According to the account given in Gimson's Pronunciation of English (2001: 8-17) the production of speech sounds begins (with very minor exceptions) with the expulsion of air from the lungs (although a few languages do make some speech sounds on the in-breath). This then passes through the larynx where it may be modified by opening or closing the vocal folds, passing on through the pharynx to where the soft palate (the velum) may be closed, allowing the airstream to pass into the mouth, or lowered thus allowing air into the nasal passages. In the mouth the combination of the movements of a number of different articulators may further modify the airstream. These are the lips, teeth, alveolar ridge, tongue and hard palate. Movements of the tongue (whose different sections are referred to as the tip, blade, front, back and root) into different positions in the mouth, sometimes with varying contact with the other articulators, modifies the airstream to produce different sounds, traditionally divided into vowels and consonants. A common definition of the former is that `there is no obstruction to the flow of air as it passes from the larynx to the lips' (Roach, 1991:10), whereas consonant sounds are made by obstructing or restricting the passage of air in various ways.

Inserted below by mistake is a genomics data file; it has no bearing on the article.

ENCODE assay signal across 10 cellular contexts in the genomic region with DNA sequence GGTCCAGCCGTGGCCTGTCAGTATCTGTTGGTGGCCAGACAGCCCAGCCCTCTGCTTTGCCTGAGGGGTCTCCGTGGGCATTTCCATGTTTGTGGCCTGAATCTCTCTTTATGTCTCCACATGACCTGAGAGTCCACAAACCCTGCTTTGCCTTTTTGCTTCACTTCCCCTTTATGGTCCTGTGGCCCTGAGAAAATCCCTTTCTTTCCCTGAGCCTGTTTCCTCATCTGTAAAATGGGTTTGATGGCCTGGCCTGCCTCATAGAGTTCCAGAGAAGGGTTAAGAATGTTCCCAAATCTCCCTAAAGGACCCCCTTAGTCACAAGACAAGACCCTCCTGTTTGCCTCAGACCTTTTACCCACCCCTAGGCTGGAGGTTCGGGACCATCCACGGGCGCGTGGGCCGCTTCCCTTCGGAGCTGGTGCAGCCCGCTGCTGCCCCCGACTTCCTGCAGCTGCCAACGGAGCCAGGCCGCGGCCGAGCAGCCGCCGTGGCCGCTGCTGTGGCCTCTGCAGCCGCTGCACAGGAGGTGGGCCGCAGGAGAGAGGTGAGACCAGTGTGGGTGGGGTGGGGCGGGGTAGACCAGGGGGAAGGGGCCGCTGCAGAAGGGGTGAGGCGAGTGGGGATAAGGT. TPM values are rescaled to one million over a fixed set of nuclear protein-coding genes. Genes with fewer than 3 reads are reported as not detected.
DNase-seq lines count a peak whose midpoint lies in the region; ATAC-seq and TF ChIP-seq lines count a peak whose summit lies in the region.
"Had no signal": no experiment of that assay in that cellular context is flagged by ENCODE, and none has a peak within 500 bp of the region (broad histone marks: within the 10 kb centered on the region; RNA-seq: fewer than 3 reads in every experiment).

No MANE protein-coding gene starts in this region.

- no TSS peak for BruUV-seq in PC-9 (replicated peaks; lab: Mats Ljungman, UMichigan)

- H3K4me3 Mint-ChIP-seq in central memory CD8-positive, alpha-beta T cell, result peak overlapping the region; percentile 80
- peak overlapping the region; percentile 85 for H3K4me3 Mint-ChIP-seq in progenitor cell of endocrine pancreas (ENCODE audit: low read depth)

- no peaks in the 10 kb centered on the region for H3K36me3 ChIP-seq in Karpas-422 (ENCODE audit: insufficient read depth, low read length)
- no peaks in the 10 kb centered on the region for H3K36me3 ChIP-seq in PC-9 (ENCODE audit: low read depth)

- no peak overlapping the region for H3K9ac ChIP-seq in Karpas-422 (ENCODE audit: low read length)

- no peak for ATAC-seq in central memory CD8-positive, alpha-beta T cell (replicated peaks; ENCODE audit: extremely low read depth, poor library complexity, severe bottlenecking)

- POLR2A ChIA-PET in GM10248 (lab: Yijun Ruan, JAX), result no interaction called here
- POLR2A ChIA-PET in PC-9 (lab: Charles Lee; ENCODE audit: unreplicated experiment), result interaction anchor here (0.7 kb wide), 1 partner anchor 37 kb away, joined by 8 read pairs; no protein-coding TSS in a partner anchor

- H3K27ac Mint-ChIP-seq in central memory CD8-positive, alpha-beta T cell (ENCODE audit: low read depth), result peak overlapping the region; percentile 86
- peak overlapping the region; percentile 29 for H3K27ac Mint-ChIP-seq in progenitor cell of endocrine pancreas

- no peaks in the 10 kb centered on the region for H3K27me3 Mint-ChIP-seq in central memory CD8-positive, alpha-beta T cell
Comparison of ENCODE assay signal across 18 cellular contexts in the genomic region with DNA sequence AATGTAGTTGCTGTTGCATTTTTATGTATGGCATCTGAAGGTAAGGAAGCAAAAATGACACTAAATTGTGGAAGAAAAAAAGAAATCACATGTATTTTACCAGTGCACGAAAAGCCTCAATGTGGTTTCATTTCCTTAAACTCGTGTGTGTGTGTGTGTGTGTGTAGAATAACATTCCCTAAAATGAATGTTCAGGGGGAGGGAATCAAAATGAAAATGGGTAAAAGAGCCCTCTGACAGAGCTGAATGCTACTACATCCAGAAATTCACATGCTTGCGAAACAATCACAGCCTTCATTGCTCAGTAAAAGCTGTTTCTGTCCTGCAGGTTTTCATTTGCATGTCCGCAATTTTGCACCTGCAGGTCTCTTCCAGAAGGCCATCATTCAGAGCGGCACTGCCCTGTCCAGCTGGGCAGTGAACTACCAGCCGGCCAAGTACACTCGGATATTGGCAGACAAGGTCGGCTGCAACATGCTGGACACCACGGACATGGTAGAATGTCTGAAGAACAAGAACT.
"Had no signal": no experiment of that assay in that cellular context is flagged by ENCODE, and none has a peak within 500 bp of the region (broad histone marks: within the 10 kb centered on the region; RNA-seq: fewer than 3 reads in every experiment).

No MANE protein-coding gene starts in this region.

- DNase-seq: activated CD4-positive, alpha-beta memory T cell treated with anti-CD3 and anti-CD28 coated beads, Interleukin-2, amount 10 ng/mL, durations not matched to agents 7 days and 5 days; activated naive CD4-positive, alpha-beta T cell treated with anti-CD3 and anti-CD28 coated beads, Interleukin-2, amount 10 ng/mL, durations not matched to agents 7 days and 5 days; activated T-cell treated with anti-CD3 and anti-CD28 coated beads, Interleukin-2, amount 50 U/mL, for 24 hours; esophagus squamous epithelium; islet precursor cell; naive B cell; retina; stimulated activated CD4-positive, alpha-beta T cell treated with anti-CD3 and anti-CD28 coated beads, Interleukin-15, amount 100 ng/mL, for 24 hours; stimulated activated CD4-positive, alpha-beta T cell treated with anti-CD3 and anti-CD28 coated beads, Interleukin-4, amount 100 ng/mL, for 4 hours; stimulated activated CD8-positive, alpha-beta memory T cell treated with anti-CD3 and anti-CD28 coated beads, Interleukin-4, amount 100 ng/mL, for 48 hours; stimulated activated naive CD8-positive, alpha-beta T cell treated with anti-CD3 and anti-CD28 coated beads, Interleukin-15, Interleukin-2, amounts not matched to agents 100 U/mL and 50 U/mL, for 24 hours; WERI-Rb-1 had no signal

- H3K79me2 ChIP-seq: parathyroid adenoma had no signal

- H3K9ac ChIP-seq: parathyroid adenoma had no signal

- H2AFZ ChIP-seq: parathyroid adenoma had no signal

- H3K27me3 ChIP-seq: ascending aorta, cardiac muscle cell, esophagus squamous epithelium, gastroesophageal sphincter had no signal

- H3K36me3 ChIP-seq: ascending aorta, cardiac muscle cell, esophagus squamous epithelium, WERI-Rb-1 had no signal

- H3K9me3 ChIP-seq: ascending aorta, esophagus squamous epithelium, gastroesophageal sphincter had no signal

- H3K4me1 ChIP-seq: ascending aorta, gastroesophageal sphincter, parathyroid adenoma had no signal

B The sounds of English and Spanish